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Supreme Court Will Weigh In On Gay Marriage This Year

The Human Rights Campaign marches at Columbus gay pride in 2007.
F. Tronchin
Flickr/Creative Commons
The Human Rights Campaign marches at Columbus gay pride in 2007.

Following the Supreme Court’s announcement that it will weigh in on the issue of gay marriage, the group Why Marriage Matters Ohio (WMMO) issued a statement hailing the decision.   

“We especially like the way the order was released," said campaign manager Michael Premo with WMMO. “They're asking if the 14th amendment requires state to allow same sex couples to get married and to recognize marriages performed in other states, and we think that that is an easy question to answer. We think it emphatically does provide the right for folks to get married and to have those marriages recognized."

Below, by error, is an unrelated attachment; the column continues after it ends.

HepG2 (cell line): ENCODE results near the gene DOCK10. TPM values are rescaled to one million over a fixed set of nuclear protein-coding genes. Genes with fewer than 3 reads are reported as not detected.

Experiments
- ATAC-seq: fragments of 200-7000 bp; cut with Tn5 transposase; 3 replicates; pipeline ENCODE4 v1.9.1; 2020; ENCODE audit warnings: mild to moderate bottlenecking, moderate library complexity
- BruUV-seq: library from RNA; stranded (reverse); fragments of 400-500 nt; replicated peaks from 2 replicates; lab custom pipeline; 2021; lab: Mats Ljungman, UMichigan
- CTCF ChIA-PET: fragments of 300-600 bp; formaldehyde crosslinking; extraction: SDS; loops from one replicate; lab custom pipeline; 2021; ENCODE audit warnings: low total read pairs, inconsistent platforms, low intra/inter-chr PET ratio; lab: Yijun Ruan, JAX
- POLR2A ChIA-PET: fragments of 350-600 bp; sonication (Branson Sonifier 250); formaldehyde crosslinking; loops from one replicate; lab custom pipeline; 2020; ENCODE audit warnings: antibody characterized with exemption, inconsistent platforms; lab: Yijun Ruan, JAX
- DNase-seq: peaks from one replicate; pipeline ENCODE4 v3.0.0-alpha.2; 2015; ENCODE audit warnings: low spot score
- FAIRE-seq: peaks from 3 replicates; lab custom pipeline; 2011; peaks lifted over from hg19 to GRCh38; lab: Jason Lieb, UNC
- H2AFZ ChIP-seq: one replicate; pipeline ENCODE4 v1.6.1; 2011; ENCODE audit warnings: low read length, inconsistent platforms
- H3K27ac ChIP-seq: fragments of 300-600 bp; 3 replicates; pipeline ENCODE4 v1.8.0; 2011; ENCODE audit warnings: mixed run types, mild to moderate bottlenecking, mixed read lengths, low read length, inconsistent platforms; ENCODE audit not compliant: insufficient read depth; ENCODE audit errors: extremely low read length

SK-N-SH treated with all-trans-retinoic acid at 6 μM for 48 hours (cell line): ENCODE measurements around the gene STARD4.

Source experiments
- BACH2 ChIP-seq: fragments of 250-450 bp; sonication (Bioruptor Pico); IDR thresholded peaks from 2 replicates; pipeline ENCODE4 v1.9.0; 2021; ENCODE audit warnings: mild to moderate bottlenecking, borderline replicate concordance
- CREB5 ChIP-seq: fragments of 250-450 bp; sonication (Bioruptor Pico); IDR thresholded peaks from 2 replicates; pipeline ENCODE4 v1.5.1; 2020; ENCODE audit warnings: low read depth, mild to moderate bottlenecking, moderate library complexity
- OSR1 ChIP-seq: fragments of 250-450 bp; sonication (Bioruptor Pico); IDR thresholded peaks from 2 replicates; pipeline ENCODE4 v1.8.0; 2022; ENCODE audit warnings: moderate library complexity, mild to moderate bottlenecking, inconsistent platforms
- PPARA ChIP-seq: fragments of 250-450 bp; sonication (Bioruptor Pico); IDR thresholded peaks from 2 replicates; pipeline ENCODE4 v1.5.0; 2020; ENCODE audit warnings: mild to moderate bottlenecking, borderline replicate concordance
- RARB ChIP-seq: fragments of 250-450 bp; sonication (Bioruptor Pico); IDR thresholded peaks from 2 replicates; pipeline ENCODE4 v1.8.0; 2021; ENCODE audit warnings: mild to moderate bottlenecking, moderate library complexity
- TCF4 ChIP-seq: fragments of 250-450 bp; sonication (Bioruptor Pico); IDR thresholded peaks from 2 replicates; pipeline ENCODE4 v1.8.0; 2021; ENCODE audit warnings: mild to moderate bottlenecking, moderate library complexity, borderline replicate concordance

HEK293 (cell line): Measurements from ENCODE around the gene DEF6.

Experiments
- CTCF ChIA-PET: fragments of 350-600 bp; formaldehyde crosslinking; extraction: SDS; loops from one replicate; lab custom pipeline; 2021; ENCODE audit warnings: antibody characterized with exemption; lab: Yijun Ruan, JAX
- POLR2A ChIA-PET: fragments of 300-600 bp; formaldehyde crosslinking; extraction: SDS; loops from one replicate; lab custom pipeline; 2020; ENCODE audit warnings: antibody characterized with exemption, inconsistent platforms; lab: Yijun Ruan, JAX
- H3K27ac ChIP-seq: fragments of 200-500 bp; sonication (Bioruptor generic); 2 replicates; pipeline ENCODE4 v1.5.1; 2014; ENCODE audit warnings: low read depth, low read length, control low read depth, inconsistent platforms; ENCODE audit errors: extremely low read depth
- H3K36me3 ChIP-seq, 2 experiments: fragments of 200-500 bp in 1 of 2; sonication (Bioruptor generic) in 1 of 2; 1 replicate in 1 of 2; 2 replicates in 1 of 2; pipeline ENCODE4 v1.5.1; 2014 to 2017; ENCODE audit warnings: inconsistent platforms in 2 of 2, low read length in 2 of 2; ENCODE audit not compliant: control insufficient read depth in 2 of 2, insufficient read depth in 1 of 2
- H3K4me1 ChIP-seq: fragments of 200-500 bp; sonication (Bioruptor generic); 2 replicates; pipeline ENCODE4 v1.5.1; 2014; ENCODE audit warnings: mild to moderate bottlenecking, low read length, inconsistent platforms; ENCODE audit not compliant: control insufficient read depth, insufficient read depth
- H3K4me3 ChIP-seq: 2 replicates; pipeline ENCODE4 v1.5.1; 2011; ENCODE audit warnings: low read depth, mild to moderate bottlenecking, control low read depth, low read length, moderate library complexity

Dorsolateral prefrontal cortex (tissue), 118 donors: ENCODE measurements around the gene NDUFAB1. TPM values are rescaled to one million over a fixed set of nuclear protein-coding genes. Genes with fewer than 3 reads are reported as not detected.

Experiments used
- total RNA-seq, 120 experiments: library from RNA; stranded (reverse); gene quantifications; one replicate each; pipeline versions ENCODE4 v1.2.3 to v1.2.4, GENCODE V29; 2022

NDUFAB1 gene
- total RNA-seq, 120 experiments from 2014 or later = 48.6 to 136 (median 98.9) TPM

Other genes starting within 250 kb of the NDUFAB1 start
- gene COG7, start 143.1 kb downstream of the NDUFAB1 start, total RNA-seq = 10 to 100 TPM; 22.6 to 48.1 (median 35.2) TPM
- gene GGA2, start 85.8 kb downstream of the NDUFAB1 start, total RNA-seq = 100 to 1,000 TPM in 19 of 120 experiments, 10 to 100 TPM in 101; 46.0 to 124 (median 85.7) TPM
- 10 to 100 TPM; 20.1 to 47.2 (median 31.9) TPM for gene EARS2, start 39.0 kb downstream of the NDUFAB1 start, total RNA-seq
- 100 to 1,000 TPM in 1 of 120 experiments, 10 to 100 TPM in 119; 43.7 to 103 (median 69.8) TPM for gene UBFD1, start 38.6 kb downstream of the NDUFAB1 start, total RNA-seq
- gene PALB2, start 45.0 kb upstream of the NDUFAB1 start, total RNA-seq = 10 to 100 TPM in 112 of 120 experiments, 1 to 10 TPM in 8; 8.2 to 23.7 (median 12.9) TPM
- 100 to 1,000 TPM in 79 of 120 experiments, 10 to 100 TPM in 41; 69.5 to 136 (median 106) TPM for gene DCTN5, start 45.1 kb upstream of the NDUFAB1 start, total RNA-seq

The justices say they’ll review an appellate ruling that upheld bans on same-sex unions in Kentucky, Michigan, Ohio and Tennessee. Ohio Attorney General Mike DeWine's office defended the ban in appellate court. Ohio's ban is based on a 2004 constitutional amendment defining marriage as between a man and a woman.

Arguments in the case are expected to begin in April, and a decision should be handed down in June.   

Ohio is one of 14 states that do not allow gay and lesbian couples to marry.